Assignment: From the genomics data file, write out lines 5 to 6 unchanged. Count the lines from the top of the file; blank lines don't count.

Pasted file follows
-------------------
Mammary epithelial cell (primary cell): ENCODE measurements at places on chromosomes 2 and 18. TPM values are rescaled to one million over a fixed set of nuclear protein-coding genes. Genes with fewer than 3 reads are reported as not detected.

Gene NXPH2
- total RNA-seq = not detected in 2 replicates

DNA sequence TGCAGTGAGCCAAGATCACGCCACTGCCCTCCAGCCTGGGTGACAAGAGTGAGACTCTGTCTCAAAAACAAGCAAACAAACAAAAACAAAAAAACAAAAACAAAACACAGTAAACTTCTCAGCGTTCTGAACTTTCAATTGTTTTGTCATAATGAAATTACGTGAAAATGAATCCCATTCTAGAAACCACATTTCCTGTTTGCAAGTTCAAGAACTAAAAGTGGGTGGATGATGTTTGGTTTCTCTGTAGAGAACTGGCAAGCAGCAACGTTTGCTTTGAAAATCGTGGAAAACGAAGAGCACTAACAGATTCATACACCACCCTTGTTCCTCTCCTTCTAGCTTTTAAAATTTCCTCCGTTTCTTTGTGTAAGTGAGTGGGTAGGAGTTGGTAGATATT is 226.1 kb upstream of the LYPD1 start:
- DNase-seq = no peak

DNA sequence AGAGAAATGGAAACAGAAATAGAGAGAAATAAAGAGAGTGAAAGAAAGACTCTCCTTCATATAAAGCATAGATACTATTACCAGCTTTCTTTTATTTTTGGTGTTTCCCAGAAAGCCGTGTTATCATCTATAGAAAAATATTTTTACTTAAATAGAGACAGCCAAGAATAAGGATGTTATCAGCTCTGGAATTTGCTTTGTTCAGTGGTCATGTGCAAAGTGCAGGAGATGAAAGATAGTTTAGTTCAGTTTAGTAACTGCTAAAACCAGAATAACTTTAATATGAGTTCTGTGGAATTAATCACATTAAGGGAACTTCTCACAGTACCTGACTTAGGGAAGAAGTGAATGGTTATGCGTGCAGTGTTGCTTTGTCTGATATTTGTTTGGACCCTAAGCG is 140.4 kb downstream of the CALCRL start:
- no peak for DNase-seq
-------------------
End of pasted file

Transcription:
- DNase-seq = no peak

DNA sequence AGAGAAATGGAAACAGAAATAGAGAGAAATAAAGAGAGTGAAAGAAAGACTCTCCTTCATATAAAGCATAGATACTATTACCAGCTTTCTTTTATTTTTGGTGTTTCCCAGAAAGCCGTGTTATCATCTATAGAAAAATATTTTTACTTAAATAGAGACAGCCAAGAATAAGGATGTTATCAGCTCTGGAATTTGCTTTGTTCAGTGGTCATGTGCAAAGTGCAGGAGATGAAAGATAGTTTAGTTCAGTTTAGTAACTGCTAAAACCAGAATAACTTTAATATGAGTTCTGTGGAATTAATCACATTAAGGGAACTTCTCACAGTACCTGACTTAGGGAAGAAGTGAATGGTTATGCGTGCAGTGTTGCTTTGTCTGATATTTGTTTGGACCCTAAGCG is 140.4 kb downstream of the CALCRL start: